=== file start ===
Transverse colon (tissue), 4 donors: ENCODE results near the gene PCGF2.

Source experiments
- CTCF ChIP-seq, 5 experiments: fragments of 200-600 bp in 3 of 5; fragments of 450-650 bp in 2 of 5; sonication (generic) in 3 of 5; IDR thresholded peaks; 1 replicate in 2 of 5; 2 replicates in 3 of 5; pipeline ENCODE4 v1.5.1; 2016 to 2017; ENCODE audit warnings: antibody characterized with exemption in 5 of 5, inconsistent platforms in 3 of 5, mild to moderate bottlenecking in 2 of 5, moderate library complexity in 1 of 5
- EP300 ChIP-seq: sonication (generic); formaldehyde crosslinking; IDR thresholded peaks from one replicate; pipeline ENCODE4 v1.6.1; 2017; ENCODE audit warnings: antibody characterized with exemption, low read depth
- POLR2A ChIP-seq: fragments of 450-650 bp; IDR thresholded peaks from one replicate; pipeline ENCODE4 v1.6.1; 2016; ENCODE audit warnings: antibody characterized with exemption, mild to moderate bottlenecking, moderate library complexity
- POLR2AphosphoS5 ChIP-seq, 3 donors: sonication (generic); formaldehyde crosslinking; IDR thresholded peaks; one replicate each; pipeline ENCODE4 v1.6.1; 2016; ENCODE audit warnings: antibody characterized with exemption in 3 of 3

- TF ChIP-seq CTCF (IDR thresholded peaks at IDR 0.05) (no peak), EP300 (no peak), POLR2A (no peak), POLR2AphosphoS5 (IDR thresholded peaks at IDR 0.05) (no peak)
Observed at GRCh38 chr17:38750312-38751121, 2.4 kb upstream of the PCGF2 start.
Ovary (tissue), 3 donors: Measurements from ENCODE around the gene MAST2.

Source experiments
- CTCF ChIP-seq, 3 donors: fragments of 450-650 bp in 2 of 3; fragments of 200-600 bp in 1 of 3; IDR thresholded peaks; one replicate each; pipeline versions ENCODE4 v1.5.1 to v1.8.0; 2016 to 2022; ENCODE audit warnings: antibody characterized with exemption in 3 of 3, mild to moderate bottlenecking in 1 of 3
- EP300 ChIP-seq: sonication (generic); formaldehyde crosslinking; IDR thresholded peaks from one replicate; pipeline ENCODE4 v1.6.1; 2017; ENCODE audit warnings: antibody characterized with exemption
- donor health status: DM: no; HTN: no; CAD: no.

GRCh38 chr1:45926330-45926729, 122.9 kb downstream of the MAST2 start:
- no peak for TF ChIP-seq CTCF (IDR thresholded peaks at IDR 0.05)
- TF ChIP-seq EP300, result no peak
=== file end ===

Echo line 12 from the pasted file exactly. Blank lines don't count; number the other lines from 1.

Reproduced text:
- EP300 ChIP-seq: sonication (generic); formaldehyde crosslinking; IDR thresholded peaks from one replicate; pipeline ENCODE4 v1.6.1; 2017; ENCODE audit warnings: antibody characterized with exemption